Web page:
Many of us have found themselves with leftover terpenes, pondering what to do with them and whether or not it would be too barbaric, or even productive, to smoke them directly in some way. Opinions on this matter may vary, but what is surely the more elegant, efficient, and creative approach to making the most out of your leftover terpenes is to add them back to a concentrate.
Terpenes contain the essence of a plant’s taste and flavor. Capturing them during extraction where they would otherwise be lost and adding them back to a finished concentrate is a fast and efficient way to intensify its taste and flavor profile, or even give it one altogether. Adding leftover terpenes can even heighten the extract’s medicinal properties as well, since it has been-established that terpenes and cannabinoids work synergistically together in what’s been termed the “entourage effect”.
Take caryophyllene, generally the most common sesquiterpene, encountered in cannabis, for example. It has antimalarial effects, it’s also a gastric cytoprotective and has been used for treating duodenal ulcers in the UK. But what stands out about caryophyllene the most is that it’s a selective full agonist at CB2 receptors, meaning that its powers lie entirely into the therapeutic realm and can be harnessed in physiological and dermatological applications.
When extracted, terpenes will take the form of oily, aromatic, liquid chemical compounds which can be reminiscent of magic potions when placed in little flasks. And who’s to say they are not.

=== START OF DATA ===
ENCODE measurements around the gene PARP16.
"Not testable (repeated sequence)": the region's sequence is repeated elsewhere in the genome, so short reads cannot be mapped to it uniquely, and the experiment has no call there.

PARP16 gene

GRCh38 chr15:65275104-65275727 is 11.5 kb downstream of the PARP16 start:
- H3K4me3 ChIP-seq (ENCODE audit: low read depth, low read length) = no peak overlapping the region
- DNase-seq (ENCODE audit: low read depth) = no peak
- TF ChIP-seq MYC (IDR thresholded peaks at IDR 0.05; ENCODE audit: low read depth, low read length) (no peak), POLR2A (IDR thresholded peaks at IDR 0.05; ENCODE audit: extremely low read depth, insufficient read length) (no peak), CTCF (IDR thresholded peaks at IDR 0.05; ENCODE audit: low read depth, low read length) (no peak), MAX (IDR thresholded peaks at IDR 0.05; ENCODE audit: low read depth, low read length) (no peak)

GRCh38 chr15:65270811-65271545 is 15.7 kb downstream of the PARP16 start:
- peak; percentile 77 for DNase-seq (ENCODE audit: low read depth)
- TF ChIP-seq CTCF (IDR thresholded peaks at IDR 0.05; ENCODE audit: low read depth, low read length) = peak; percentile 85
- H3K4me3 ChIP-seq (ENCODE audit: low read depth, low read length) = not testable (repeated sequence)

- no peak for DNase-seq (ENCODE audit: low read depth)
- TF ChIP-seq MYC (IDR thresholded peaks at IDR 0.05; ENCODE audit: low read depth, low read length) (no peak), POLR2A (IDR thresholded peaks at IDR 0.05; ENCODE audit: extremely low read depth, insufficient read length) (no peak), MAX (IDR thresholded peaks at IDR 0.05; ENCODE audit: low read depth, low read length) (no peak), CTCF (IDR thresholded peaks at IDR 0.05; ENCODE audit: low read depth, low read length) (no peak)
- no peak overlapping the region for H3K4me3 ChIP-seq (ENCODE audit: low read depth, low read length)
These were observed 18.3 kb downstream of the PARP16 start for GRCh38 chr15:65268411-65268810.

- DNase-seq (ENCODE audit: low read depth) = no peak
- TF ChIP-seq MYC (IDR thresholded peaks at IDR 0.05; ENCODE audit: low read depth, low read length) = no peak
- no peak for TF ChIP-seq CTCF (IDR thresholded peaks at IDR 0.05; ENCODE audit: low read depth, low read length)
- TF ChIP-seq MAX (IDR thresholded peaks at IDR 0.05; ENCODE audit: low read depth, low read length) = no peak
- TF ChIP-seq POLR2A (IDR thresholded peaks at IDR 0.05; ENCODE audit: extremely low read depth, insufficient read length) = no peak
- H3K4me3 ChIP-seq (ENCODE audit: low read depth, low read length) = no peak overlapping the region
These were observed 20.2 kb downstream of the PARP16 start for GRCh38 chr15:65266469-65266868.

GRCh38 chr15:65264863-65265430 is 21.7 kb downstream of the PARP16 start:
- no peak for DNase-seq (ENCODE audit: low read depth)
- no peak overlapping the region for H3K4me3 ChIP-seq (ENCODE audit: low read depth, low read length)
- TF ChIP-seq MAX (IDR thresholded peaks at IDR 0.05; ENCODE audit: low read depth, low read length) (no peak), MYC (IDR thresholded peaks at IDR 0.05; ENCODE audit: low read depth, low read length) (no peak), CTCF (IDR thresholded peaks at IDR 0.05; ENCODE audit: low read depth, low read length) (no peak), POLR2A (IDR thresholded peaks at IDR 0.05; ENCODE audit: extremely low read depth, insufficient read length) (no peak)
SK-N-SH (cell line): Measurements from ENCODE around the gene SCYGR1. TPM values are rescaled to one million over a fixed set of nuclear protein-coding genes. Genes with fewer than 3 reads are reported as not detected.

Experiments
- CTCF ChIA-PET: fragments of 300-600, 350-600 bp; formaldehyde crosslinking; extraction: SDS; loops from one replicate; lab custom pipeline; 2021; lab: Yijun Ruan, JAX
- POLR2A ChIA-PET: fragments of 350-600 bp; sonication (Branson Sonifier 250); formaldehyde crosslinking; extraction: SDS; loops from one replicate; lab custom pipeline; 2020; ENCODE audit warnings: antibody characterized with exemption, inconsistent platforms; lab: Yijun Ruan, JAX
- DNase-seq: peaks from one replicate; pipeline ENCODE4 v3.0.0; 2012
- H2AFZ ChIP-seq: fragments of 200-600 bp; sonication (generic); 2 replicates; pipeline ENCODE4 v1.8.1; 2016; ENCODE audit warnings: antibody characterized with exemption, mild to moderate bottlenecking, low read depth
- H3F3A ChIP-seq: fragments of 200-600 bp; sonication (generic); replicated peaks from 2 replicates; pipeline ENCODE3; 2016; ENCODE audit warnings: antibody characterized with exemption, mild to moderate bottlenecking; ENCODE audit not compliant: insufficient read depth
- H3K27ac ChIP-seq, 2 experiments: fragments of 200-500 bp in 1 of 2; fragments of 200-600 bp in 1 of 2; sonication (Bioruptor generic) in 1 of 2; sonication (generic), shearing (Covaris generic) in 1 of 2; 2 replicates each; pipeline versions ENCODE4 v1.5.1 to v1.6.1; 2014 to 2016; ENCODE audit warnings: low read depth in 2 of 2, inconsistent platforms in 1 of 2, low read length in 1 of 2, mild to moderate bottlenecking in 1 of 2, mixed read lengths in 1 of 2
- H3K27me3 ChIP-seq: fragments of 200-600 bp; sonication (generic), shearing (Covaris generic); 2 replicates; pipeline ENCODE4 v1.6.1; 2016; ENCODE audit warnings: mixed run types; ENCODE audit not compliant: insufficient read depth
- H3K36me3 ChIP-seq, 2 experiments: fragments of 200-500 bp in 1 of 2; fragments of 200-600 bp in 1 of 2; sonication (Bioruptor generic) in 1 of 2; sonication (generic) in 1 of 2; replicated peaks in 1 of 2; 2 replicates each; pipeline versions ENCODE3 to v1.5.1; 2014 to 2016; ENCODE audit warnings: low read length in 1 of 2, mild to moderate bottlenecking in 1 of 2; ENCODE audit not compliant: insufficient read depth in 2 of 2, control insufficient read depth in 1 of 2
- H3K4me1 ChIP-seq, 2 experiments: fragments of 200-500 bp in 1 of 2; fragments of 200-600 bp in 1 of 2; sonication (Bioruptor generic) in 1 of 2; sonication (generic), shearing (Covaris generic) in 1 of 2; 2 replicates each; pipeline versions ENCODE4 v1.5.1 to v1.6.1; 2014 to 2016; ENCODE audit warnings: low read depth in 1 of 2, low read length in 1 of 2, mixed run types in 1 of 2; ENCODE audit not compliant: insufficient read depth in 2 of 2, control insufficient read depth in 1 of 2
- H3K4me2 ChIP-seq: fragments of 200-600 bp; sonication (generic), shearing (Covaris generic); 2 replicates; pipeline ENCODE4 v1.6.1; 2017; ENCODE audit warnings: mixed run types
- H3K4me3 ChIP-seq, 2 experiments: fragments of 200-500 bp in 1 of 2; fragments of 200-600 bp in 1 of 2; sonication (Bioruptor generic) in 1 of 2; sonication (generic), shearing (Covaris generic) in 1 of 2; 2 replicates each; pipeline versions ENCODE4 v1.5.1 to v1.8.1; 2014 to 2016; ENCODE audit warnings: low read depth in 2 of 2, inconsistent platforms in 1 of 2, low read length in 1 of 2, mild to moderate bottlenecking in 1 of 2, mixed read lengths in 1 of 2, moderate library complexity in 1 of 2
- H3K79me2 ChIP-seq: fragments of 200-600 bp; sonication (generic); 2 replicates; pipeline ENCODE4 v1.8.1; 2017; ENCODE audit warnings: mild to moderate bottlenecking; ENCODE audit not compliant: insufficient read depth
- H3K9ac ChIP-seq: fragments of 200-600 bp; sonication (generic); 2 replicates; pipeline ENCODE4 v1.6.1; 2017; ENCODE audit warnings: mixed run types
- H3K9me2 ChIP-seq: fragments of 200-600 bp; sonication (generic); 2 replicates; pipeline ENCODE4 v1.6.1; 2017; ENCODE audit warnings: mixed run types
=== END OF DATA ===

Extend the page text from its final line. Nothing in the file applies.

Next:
The most popular companion of leftover terpenes is wax. You start by putting the extract in a new container. Think of the terpenes as tabasco or something else that’s very spicy that’s being added to a recipe– add cautiously and smell often to gauge the new concoction. You can always add more terpenes (as long as you have some) but taking them away would be harder. Try to distribute the terpenes as equally as possible and close the container to shake it often. Basically, just like cooking a meal. The consistency should be even throughout. One of the safest way to make sure of that is time – at least five hours, possibly more if you have the patience.
In the end, even though extraction has grown into sweet science, mixing leftover terpenes back into your concentrate has not, meaning that the creation’s beauty is in the eye of the dabber. Only you can say for yourself whether the result is good or bad, and just like pizza, even bad blends of concentrates and terpenes are hardly ever truly bad.
Mixing leftover terpenes back to concentrates is a matter of personal taste, and similar to cooking food, with some experimentation, practice, and a lot of sniffing, you will find which combinations work for you and maybe even discover a new niche hobby.